So every few months we make these trips down the windy road to his place, narrow enough at the bridges that you stop at the wide spot to let the other guy through, waving his thanks and hello. Today was another in a long series of clear fall days, with that low warm light. A time of year that brings with it a reminder that all things pass. So I pulled out my G12 for a few snaps. 

Working over those snaps, and dumping them onto a Facebook album, I was reminded of a photo essay I'd done of a vintage car with a wondrous patina that he had pulled into his lot several years ago. Those kind of vehicles, as well as restored versions, tend to show up at his place. Which is why he is the only mechanic to have ever layed hands on my TR6.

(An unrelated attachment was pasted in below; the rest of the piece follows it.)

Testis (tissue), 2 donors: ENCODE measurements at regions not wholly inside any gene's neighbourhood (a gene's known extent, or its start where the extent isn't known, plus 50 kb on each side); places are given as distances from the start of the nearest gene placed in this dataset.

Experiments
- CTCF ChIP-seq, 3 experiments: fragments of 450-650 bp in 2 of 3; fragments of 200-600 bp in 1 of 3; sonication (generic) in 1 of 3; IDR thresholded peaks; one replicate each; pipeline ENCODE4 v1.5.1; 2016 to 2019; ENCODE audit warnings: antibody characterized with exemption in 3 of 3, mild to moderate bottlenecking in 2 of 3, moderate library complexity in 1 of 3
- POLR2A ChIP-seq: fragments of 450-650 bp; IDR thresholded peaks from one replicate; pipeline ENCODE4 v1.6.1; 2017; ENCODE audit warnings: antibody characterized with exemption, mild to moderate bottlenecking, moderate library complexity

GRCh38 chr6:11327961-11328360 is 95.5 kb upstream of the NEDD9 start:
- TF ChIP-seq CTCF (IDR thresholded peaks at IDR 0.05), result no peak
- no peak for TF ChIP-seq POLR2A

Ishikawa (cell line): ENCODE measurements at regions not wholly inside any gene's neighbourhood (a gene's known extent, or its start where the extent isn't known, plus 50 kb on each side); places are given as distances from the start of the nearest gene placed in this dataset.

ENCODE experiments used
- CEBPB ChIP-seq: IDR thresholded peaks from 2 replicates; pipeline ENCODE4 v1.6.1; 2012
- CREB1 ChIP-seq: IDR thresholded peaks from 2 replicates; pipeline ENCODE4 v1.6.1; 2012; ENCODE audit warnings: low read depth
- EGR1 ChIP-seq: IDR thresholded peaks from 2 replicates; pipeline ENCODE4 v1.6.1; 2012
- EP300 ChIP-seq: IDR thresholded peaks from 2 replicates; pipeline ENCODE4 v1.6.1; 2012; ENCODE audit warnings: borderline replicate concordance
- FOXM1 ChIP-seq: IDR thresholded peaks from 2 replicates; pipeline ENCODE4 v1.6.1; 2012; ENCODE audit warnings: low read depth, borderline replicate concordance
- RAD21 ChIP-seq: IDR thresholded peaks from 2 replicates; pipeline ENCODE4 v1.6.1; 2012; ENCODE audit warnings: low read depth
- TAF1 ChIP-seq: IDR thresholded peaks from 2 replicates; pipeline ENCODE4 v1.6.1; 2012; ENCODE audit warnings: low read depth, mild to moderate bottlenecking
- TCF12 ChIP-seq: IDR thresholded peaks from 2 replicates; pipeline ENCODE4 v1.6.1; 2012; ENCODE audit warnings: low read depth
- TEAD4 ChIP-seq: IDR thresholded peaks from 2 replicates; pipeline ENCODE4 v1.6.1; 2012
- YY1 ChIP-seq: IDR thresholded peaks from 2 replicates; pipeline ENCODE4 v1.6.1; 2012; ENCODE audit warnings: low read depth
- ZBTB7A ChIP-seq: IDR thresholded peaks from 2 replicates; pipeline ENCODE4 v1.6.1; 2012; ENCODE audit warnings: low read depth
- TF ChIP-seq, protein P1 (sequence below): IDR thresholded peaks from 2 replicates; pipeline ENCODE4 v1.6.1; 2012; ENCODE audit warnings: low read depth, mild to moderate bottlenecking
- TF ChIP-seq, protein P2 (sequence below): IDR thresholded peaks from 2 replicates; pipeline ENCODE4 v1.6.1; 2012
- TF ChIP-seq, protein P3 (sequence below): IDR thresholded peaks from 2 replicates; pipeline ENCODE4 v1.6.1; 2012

Anyhow, the photo essay. I love that format, because it allows one to explore a subject with a series of images that describe it more fully than a single one could. Here 'tis - click the slideshow and then the full screen options - it's just a couple of minutes worth and I think you will enjoy . . .

Prints of my images may be obtained via

Monday, December 5, 2011

Hoard . . . or Treasure?

I'm hesitant to part with stuff. Things that may come in useful sometime, or perhaps create a link with the past - and who I am. I hang onto stuff such as a bin of galvanized pipe fittings. When I try to convince myself it should be recycled I recall that recently I used a short piece with an elbow fitted as a tool to break loose a stubborn fitting on my vintage car. Lumber and plywood cutoffs from past projects, deemed special for some reason, accumulate in garage corners, providing environmentally friendly habitats for black widow spiders.